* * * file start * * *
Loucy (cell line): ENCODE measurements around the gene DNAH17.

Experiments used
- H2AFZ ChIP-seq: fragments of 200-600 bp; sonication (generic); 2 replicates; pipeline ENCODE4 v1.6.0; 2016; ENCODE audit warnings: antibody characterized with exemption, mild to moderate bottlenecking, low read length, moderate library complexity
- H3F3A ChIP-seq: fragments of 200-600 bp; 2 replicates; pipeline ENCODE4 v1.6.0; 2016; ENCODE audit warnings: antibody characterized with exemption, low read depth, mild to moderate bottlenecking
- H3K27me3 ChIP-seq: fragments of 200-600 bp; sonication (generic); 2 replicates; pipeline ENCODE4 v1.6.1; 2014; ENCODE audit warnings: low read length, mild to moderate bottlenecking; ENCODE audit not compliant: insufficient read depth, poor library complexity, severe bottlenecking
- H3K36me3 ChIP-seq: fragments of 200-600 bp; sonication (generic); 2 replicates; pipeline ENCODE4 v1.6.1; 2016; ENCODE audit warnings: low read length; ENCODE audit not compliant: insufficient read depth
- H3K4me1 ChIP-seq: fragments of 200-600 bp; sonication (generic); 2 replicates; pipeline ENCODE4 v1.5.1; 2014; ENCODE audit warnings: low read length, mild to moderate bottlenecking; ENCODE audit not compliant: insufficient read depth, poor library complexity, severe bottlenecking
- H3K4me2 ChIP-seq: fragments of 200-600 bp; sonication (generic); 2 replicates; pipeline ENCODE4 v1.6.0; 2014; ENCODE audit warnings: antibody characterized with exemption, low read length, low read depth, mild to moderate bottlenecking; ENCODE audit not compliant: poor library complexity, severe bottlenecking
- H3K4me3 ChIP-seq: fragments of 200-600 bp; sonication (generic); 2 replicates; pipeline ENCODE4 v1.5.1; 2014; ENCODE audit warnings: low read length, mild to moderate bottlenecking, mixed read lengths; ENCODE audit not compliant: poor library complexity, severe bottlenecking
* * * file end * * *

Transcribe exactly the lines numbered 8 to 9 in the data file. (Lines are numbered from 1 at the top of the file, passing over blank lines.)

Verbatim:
- H3K4me2 ChIP-seq: fragments of 200-600 bp; sonication (generic); 2 replicates; pipeline ENCODE4 v1.6.0; 2014; ENCODE audit warnings: antibody characterized with exemption, low read length, low read depth, mild to moderate bottlenecking; ENCODE audit not compliant: poor library complexity, severe bottlenecking
- H3K4me3 ChIP-seq: fragments of 200-600 bp; sonication (generic); 2 replicates; pipeline ENCODE4 v1.5.1; 2014; ENCODE audit warnings: low read length, mild to moderate bottlenecking, mixed read lengths; ENCODE audit not compliant: poor library complexity, severe bottlenecking